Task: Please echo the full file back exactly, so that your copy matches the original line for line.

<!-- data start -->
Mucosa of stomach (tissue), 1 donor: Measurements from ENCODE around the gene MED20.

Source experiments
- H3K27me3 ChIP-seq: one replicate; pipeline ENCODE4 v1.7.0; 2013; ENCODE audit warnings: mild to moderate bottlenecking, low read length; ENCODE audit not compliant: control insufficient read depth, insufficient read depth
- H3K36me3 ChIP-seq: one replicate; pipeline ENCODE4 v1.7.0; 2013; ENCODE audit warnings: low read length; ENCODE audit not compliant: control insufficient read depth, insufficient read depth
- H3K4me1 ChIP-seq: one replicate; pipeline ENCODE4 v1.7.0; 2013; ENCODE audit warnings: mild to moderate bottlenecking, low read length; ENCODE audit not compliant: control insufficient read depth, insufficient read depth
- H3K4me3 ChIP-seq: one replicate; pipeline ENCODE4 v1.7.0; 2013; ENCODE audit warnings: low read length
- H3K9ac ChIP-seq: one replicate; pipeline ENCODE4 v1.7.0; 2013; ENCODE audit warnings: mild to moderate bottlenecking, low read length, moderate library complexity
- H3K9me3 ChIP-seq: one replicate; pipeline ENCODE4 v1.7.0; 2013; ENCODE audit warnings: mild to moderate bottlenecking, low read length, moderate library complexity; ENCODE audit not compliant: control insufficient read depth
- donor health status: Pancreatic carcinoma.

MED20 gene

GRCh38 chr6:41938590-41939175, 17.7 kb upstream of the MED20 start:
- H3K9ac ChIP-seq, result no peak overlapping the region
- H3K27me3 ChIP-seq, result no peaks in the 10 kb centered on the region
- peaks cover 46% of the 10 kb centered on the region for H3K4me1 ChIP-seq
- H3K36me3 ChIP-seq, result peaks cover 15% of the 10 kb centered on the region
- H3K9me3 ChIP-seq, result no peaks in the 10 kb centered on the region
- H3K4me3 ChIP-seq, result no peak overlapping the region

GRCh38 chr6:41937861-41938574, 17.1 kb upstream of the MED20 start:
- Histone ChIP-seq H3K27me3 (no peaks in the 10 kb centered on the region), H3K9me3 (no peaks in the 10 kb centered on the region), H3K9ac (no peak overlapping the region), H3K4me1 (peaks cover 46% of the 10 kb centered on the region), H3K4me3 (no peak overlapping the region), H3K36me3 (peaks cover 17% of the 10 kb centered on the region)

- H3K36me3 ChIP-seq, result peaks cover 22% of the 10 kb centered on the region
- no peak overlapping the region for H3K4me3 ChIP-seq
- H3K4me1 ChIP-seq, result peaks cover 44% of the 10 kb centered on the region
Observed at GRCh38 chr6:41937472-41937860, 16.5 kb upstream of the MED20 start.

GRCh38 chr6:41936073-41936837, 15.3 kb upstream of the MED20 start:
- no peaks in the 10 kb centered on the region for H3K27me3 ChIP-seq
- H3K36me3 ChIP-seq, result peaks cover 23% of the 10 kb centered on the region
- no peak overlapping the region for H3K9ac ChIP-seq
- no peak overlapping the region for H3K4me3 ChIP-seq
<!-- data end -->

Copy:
Mucosa of stomach (tissue), 1 donor: Measurements from ENCODE around the gene MED20.

Source experiments
- H3K27me3 ChIP-seq: one replicate; pipeline ENCODE4 v1.7.0; 2013; ENCODE audit warnings: mild to moderate bottlenecking, low read length; ENCODE audit not compliant: control insufficient read depth, insufficient read depth
- H3K36me3 ChIP-seq: one replicate; pipeline ENCODE4 v1.7.0; 2013; ENCODE audit warnings: low read length; ENCODE audit not compliant: control insufficient read depth, insufficient read depth
- H3K4me1 ChIP-seq: one replicate; pipeline ENCODE4 v1.7.0; 2013; ENCODE audit warnings: mild to moderate bottlenecking, low read length; ENCODE audit not compliant: control insufficient read depth, insufficient read depth
- H3K4me3 ChIP-seq: one replicate; pipeline ENCODE4 v1.7.0; 2013; ENCODE audit warnings: low read length
- H3K9ac ChIP-seq: one replicate; pipeline ENCODE4 v1.7.0; 2013; ENCODE audit warnings: mild to moderate bottlenecking, low read length, moderate library complexity
- H3K9me3 ChIP-seq: one replicate; pipeline ENCODE4 v1.7.0; 2013; ENCODE audit warnings: mild to moderate bottlenecking, low read length, moderate library complexity; ENCODE audit not compliant: control insufficient read depth
- donor health status: Pancreatic carcinoma.

MED20 gene

GRCh38 chr6:41938590-41939175, 17.7 kb upstream of the MED20 start:
- H3K9ac ChIP-seq, result no peak overlapping the region
- H3K27me3 ChIP-seq, result no peaks in the 10 kb centered on the region
- peaks cover 46% of the 10 kb centered on the region for H3K4me1 ChIP-seq
- H3K36me3 ChIP-seq, result peaks cover 15% of the 10 kb centered on the region
- H3K9me3 ChIP-seq, result no peaks in the 10 kb centered on the region
- H3K4me3 ChIP-seq, result no peak overlapping the region

GRCh38 chr6:41937861-41938574, 17.1 kb upstream of the MED20 start:
- Histone ChIP-seq H3K27me3 (no peaks in the 10 kb centered on the region), H3K9me3 (no peaks in the 10 kb centered on the region), H3K9ac (no peak overlapping the region), H3K4me1 (peaks cover 46% of the 10 kb centered on the region), H3K4me3 (no peak overlapping the region), H3K36me3 (peaks cover 17% of the 10 kb centered on the region)

- H3K36me3 ChIP-seq, result peaks cover 22% of the 10 kb centered on the region
- no peak overlapping the region for H3K4me3 ChIP-seq
- H3K4me1 ChIP-seq, result peaks cover 44% of the 10 kb centered on the region
Observed at GRCh38 chr6:41937472-41937860, 16.5 kb upstream of the MED20 start.

GRCh38 chr6:41936073-41936837, 15.3 kb upstream of the MED20 start:
- no peaks in the 10 kb centered on the region for H3K27me3 ChIP-seq
- H3K36me3 ChIP-seq, result peaks cover 23% of the 10 kb centered on the region
- no peak overlapping the region for H3K9ac ChIP-seq
- no peak overlapping the region for H3K4me3 ChIP-seq